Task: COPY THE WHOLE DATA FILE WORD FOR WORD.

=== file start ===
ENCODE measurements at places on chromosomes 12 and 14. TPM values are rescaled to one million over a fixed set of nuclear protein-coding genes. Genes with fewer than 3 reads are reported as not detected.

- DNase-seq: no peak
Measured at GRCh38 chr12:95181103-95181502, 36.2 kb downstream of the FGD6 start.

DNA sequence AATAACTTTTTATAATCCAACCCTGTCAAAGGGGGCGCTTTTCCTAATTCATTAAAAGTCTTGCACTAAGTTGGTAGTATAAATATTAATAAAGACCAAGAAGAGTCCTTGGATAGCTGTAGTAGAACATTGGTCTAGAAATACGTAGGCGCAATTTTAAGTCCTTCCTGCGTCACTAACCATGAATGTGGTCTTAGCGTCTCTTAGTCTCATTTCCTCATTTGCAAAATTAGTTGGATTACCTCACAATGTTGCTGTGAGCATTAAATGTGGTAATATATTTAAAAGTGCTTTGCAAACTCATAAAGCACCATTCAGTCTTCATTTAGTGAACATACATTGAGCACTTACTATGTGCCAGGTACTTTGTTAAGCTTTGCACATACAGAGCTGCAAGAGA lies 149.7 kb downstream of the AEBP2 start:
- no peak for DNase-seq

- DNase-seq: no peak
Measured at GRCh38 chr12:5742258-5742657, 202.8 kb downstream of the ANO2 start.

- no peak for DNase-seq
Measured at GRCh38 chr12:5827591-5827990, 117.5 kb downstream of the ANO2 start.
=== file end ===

ENCODE measurements at places on chromosomes 12 and 14. TPM values are rescaled to one million over a fixed set of nuclear protein-coding genes. Genes with fewer than 3 reads are reported as not detected.

- DNase-seq: no peak
Measured at GRCh38 chr12:95181103-95181502, 36.2 kb downstream of the FGD6 start.

DNA sequence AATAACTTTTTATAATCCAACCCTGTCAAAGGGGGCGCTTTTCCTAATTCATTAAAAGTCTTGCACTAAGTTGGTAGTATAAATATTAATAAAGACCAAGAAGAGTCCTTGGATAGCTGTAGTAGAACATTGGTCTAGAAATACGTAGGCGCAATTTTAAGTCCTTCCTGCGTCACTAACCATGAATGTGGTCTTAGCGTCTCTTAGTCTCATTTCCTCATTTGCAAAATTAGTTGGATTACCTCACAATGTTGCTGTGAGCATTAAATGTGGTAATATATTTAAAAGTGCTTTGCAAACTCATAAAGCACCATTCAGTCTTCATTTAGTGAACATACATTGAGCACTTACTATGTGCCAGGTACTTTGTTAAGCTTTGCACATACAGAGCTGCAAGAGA lies 149.7 kb downstream of the AEBP2 start:
- no peak for DNase-seq

- DNase-seq: no peak
Measured at GRCh38 chr12:5742258-5742657, 202.8 kb downstream of the ANO2 start.

- no peak for DNase-seq
Measured at GRCh38 chr12:5827591-5827990, 117.5 kb downstream of the ANO2 start.